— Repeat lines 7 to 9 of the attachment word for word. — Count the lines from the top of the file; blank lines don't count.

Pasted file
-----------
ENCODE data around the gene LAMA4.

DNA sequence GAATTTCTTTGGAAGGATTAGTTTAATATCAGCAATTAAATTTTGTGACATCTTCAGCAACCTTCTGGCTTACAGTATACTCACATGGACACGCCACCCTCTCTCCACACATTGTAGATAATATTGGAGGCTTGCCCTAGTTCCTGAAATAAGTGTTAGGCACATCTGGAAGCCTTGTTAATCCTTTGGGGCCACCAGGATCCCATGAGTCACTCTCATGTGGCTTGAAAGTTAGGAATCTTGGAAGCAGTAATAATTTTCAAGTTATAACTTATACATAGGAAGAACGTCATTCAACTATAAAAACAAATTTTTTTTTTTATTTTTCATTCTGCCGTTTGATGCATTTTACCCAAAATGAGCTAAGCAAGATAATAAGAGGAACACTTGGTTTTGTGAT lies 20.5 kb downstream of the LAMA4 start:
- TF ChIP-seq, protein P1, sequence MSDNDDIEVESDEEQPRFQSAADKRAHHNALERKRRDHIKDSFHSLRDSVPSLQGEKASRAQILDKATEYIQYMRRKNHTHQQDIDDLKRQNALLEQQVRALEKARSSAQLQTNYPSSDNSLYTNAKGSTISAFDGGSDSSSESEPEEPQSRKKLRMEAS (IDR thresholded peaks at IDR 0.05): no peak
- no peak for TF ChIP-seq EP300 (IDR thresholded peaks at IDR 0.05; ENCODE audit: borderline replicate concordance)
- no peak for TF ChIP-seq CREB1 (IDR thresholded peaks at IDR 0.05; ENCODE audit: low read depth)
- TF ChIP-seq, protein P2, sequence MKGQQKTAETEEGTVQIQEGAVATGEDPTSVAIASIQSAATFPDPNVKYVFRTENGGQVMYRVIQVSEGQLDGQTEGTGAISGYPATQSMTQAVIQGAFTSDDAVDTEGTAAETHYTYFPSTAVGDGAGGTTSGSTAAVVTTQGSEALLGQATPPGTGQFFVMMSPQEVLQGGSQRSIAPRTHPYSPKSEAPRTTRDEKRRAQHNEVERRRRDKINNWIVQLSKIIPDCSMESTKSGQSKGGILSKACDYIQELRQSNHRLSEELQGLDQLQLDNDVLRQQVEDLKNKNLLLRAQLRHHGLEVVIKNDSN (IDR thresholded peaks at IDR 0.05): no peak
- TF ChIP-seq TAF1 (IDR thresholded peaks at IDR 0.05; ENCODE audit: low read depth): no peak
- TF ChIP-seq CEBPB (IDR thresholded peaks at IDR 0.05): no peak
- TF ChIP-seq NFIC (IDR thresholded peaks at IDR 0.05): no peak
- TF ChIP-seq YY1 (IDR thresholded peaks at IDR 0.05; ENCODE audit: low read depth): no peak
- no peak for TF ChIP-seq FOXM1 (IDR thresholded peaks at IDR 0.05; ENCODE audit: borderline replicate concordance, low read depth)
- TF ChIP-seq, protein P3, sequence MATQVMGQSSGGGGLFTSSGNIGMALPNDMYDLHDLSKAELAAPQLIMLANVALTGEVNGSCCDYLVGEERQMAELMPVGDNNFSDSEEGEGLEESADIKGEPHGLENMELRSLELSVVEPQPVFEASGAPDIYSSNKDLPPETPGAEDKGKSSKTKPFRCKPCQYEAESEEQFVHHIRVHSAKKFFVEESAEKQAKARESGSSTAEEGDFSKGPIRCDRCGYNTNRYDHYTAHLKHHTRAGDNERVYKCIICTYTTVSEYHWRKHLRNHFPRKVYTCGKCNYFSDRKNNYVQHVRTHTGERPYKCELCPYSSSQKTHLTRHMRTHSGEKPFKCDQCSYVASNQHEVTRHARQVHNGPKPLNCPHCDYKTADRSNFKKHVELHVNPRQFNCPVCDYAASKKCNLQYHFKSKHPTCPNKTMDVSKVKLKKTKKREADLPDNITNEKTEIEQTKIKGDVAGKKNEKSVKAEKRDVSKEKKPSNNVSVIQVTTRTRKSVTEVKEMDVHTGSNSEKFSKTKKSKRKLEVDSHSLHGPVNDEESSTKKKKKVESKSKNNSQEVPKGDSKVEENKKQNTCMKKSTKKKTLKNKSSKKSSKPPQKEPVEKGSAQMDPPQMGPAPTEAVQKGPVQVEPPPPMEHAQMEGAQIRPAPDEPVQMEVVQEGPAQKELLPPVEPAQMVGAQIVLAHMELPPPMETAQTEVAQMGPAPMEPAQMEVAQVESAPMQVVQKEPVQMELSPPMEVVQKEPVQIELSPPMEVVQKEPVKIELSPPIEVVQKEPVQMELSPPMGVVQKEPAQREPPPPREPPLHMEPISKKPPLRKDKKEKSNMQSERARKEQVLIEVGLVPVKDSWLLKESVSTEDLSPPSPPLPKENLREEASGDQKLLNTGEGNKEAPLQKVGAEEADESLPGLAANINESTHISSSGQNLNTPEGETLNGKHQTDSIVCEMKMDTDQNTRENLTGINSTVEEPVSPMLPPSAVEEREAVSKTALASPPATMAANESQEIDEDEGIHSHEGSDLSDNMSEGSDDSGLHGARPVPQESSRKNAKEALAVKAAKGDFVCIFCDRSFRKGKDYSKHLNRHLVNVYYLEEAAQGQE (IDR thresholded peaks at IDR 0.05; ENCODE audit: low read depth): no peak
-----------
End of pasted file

- TF ChIP-seq TAF1 (IDR thresholded peaks at IDR 0.05; ENCODE audit: low read depth): no peak
- TF ChIP-seq CEBPB (IDR thresholded peaks at IDR 0.05): no peak
- TF ChIP-seq NFIC (IDR thresholded peaks at IDR 0.05): no peak